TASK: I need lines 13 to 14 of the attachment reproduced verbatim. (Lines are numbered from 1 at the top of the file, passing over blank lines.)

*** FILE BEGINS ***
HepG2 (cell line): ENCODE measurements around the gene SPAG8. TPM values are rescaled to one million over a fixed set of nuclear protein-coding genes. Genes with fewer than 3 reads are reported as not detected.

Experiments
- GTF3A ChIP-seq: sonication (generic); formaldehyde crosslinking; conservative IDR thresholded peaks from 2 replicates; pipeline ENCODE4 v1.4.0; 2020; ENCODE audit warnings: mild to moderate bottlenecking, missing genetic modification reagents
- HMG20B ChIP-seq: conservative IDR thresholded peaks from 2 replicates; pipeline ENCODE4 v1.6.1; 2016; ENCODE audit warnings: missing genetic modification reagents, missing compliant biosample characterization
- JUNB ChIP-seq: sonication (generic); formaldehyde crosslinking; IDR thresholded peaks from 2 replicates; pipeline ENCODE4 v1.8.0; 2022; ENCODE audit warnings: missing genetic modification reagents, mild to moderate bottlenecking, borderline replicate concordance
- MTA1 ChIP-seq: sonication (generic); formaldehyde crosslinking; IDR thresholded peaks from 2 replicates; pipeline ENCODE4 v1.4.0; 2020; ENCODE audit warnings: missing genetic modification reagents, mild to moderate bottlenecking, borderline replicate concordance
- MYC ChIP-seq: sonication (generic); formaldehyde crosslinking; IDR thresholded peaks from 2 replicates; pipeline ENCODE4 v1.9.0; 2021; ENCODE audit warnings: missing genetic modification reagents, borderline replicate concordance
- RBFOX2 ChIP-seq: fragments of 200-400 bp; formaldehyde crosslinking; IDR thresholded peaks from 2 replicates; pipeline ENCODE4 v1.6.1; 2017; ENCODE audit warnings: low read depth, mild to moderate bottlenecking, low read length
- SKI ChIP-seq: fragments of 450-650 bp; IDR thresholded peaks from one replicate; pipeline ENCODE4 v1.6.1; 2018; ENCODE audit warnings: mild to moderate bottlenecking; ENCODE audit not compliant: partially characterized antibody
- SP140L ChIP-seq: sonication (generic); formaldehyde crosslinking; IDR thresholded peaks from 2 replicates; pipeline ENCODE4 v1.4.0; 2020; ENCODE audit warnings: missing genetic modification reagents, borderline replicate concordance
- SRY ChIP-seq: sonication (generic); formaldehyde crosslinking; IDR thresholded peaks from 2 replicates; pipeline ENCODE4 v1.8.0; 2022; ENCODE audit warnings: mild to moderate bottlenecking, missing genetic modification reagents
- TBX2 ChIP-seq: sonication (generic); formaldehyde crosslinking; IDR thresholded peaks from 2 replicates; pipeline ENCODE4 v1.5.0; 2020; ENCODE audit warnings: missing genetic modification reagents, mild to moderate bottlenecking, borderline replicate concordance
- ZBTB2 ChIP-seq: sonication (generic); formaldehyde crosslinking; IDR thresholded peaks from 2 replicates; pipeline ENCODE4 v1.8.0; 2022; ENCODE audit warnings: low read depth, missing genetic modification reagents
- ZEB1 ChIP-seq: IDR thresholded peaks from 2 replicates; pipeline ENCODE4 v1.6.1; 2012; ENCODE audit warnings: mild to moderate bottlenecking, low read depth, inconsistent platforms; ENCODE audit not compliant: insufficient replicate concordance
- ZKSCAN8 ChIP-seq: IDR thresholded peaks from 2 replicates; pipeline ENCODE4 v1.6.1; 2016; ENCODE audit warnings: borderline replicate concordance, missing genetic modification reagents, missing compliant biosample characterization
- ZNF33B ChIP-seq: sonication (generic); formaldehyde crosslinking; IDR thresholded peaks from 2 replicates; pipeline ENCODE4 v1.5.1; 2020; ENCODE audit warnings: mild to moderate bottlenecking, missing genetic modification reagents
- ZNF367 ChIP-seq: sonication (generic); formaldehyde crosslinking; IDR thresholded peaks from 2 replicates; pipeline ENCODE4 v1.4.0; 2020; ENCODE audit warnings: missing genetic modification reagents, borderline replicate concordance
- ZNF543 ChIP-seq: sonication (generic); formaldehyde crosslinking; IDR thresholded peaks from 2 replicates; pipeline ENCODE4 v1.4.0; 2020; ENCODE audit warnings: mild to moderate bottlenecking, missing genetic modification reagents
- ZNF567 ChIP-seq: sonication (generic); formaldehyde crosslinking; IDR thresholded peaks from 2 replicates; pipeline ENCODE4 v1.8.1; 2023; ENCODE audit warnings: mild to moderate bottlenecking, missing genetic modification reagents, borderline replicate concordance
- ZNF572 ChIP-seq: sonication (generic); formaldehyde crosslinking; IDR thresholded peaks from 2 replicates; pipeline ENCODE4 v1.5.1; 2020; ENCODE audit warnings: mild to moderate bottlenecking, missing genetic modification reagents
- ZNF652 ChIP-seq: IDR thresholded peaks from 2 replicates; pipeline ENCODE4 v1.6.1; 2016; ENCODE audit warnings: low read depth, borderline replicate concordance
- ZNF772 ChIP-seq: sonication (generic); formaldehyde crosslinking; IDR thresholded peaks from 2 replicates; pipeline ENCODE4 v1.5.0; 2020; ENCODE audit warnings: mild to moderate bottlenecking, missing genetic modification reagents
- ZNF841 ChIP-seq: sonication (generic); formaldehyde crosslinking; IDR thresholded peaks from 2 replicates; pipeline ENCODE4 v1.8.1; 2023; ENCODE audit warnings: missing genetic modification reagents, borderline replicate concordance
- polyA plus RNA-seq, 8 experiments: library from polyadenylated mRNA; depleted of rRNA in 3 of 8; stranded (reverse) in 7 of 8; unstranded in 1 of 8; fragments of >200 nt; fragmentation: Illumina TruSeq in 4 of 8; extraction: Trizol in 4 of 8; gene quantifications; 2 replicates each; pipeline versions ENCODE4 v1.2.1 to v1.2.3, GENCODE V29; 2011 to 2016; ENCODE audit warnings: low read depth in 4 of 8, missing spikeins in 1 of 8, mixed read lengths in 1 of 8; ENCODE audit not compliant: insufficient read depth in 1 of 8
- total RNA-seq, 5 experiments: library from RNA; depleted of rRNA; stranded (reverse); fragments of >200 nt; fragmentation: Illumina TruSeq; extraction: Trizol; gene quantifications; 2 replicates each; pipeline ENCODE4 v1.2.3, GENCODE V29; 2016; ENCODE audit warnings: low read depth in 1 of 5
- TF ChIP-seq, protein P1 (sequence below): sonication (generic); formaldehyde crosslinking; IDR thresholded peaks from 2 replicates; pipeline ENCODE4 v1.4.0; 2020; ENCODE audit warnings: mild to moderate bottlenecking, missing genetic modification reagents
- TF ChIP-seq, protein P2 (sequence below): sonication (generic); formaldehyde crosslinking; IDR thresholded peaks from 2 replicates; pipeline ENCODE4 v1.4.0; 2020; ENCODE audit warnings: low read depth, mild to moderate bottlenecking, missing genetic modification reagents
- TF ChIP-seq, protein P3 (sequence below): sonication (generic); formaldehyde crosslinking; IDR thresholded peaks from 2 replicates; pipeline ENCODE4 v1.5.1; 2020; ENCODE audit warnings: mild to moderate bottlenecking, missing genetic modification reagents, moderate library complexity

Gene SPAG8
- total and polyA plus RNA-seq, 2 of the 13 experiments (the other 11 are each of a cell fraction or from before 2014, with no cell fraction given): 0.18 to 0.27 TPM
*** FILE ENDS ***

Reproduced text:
- ZBTB2 ChIP-seq: sonication (generic); formaldehyde crosslinking; IDR thresholded peaks from 2 replicates; pipeline ENCODE4 v1.8.0; 2022; ENCODE audit warnings: low read depth, missing genetic modification reagents
- ZEB1 ChIP-seq: IDR thresholded peaks from 2 replicates; pipeline ENCODE4 v1.6.1; 2012; ENCODE audit warnings: mild to moderate bottlenecking, low read depth, inconsistent platforms; ENCODE audit not compliant: insufficient replicate concordance